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Beyond integration in Multicultural Cities.

MA 2023
Interculturalism, Social Cohesion, Social Impact

Our project looks at the next stage of integration of immigrants in multicultural cities. For this we defined a theory of pollination that will help enable interculturalism in multicultural cities through sharing. Following the same, we designed a hospitality service that utilises the pollination theory in food to hardwire sharing experiences and cultural norms leading to tolerance among people.


We are deeply indebted to the support from all our collaborators.

We have talked to experts from EY about our idea of pollination and they acknowledged the potential of it! London Borough of Barnet: Confirmed that this methodology can be used to create universal spaces such as community cafes where people come together over food. Nesta helped us validate that we can use the methodology to create services for social impact.

We are also deeply thankful to Dr. Maayan Ashkenazi for providing us with meaningful knowledge about social integration.



London is multicultural, a third of its population is foreign born, it houses 270 nationalities and speaks 300 different languages. It is one of the most diverse cities on the planet, and also one that has seen migration the earliest. It has flourished due to its migrant workers and their culture. But now as these statistics suggest more than 50% of people in the UK believe that there is too much immigration.Over 50% of immigrants first and second generation have said that they have been discriminated against, and it only gets worse with time.

How can design facilitate better integration of Immigrants and Natives in Urban Environments?

About Immigrants and Natives

We went across length and breadth of London, to over 13 neighbourhoods with ethnic majorities, such as wembley, new malden, ealing etc. 

What we noticed is that different ethnicities of economic immigrants, ones that have immigrated into the UK for study, work etc legally have different economic starting points.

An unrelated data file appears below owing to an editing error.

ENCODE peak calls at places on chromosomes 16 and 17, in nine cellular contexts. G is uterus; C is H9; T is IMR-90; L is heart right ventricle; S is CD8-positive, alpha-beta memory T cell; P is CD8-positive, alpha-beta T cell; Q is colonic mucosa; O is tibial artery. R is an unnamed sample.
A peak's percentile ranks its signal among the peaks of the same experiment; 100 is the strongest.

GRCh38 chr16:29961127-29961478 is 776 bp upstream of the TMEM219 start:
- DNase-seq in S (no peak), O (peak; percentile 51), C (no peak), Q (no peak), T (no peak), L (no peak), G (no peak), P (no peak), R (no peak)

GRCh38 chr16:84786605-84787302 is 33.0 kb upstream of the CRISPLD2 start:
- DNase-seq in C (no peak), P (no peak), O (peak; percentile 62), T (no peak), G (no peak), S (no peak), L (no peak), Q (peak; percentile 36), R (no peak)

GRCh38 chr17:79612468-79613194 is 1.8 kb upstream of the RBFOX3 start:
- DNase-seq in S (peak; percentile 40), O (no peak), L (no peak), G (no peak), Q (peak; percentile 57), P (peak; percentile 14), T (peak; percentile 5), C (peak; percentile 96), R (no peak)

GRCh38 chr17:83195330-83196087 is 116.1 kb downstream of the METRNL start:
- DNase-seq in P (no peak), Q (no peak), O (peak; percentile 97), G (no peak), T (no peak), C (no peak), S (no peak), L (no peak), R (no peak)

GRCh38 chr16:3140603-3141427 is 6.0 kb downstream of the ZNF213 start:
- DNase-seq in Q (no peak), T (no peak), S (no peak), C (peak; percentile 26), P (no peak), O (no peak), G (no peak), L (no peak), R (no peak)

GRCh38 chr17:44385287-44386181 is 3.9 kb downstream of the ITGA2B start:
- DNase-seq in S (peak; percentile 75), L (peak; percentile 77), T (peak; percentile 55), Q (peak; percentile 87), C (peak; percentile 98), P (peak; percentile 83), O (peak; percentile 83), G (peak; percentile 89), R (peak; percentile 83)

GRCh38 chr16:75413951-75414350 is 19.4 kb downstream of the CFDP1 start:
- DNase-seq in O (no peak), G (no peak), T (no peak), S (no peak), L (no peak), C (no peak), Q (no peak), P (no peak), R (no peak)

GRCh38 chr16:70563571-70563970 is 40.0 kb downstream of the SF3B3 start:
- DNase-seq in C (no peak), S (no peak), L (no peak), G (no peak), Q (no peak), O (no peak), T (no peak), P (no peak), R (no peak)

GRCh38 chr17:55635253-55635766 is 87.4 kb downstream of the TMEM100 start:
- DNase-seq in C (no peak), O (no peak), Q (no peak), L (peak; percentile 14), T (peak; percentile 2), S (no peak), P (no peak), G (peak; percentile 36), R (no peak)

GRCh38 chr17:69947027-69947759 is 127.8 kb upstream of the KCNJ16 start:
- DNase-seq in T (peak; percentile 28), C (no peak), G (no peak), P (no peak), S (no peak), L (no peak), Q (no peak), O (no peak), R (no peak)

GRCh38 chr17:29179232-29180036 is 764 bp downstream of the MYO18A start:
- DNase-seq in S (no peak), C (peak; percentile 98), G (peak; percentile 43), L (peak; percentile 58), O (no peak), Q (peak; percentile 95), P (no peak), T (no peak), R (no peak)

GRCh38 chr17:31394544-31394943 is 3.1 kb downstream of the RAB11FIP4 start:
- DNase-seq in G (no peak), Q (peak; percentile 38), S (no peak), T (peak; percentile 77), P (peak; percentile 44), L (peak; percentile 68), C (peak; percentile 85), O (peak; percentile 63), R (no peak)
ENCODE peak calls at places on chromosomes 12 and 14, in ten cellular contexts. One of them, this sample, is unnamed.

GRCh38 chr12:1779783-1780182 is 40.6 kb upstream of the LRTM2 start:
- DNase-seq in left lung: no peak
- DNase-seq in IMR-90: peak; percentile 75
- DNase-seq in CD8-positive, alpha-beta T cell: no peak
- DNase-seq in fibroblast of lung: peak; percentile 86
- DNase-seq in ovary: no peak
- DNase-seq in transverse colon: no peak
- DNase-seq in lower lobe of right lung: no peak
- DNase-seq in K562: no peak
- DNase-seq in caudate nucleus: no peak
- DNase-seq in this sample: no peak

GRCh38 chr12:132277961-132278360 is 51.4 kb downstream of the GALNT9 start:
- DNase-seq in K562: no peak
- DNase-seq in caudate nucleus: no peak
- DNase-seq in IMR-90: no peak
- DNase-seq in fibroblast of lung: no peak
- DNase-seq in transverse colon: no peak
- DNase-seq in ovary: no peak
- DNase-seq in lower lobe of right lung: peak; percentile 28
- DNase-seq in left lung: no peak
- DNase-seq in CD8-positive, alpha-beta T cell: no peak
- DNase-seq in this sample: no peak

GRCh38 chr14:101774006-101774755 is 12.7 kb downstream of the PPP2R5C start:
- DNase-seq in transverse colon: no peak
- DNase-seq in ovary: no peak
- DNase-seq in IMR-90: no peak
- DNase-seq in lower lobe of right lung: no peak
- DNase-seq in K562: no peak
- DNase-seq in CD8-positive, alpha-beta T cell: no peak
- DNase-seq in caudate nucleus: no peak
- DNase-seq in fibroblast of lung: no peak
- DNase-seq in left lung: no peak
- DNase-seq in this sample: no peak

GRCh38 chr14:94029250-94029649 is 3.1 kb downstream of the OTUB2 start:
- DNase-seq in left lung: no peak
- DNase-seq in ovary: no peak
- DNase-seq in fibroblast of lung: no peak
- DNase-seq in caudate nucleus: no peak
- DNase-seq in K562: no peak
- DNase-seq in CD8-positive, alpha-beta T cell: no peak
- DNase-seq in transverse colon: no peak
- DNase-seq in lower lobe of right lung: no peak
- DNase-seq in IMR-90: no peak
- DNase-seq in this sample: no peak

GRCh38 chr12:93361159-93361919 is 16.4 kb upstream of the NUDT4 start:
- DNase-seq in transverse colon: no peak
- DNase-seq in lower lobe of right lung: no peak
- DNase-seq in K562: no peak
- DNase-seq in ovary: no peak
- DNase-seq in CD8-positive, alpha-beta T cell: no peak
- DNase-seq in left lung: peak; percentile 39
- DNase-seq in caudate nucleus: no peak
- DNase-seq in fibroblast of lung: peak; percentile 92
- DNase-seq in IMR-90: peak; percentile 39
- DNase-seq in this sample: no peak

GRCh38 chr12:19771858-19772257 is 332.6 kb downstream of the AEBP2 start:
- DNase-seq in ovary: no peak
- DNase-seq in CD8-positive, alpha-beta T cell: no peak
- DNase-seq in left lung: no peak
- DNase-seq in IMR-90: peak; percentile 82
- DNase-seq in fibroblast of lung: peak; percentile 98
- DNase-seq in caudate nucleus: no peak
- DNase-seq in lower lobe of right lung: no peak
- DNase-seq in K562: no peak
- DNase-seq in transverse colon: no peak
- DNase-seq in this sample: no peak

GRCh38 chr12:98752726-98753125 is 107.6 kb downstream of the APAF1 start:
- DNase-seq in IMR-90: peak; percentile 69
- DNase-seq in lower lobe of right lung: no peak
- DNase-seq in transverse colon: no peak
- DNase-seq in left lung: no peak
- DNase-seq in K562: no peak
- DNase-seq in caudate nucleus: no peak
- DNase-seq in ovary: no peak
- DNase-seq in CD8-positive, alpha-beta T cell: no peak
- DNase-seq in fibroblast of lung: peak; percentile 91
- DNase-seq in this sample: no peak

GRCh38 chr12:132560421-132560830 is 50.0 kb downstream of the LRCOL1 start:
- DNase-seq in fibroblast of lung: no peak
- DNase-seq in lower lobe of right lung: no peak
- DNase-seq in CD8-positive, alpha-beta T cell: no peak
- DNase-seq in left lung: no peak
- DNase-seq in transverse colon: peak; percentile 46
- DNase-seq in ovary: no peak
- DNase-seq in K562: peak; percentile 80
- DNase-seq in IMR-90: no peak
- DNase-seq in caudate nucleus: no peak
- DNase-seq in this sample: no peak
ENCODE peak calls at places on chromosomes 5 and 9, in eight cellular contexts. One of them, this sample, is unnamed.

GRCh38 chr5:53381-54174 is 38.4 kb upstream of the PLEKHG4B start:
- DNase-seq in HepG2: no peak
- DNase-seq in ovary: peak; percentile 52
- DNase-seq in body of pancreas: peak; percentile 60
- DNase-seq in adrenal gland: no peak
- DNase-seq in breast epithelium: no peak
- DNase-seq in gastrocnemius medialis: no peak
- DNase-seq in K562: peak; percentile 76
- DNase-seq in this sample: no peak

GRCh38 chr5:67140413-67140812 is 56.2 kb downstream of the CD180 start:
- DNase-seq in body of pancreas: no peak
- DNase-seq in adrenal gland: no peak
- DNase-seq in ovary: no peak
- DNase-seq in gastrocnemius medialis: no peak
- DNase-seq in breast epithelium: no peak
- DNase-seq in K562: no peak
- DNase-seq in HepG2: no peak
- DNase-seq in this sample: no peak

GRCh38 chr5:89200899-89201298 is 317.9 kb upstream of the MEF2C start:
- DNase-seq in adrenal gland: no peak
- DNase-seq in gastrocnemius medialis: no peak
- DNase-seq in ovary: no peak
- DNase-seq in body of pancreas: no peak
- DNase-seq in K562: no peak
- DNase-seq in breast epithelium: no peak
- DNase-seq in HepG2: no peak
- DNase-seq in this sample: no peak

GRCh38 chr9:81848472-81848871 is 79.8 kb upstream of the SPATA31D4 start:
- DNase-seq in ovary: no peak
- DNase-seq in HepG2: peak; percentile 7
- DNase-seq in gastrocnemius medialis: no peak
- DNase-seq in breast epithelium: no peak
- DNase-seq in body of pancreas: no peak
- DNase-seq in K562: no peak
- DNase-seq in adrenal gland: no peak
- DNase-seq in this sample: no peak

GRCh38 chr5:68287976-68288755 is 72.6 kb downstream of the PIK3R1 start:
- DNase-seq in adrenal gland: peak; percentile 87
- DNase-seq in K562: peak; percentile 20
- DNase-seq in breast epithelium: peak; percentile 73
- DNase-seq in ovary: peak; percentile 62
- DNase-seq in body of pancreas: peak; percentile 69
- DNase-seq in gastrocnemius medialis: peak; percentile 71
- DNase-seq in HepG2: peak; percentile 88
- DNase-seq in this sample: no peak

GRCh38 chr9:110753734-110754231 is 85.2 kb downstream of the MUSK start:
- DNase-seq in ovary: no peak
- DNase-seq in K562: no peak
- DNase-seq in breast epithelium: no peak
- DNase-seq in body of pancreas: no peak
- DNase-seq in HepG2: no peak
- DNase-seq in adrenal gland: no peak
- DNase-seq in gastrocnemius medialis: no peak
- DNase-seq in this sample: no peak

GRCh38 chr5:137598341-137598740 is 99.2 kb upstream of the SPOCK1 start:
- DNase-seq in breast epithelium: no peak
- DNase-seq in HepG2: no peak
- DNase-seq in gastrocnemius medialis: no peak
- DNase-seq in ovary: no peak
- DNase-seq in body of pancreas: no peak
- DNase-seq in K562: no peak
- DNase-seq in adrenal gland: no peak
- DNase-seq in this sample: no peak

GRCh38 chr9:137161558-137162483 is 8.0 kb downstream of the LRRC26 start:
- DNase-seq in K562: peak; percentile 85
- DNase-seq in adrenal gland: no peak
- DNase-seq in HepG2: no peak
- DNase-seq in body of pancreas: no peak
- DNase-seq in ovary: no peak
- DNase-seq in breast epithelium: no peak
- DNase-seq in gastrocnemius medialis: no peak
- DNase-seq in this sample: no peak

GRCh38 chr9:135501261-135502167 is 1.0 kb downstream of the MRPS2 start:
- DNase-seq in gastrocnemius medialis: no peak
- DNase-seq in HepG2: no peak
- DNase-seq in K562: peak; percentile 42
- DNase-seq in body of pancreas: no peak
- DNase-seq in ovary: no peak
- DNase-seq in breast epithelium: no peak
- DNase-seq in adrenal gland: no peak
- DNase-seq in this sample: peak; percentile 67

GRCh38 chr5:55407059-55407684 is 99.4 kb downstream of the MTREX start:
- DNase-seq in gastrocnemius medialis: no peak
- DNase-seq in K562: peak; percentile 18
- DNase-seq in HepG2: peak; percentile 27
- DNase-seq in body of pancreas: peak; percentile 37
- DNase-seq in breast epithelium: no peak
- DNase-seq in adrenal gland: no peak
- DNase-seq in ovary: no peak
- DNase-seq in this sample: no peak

There are 4 types.

  • They are either struggling to fulfill basic needs, 
  • embedding into community, 
  • plotting their lives in the new country 
  • or already thriving like many 3rd gen immigrants and natives.

What is more interesting is that their individual hierarchy of needs can be seen as inversely proportional to the collective social cohesion of communities. Which means that the more their individual needs are fulfilled, the more likely they are to be an active part of a cohesive community

In Space

When the same is observed within space, lets take the city of london as the infinite staircase as seen in the image below.

We now see that the distance is greatest when embedding and plotting. This is due to the realisation of different goals and financial inequity between different types of immigrants and natives. It's also here that they are developing their sense of belonging and love within communities, and as observed, here is where they are seperated the most due to their starting points.

Pollination Theory

Pollination happens as bees collect nectar to develop their society within their hives. Something similar happens when we look at the development in human society through the needs perspective. Pollination is when through common mechanisms of daily lifestyle people share their cultural values with each other and involuntarily create tolerant bonds between themselves even if they are very different people. It is different from deliberate integration where activities are created for deliberate sharing that may lead to resistance.


We believe that Integration into multicultural cities requires more than integration, it requires Pollination, where instead of just cohabitating the people socially co-evolve across their cultures, differences, dispersion, behaviour and starting points.

How can we use the mechanism of pollination to create services that enable co-evolution?


Food brings people together

So what is it that brings them together? Through a fairly long survey and kindness of over 45 people, we conclude that it's food. Food has been one of the most successfully integrated artefact of culture across communities and ethnicities. But what is it about food that brings people together? We spoke to Dr. Maayan who is an expert on social integration. She says, “As seen in children of new immigrants who encounter different people from a myriad of ethnicities in their schools, it's shown that they feel most accepted when they share food that they have carried from their homes with their peers and the peers also accept it and react to it.”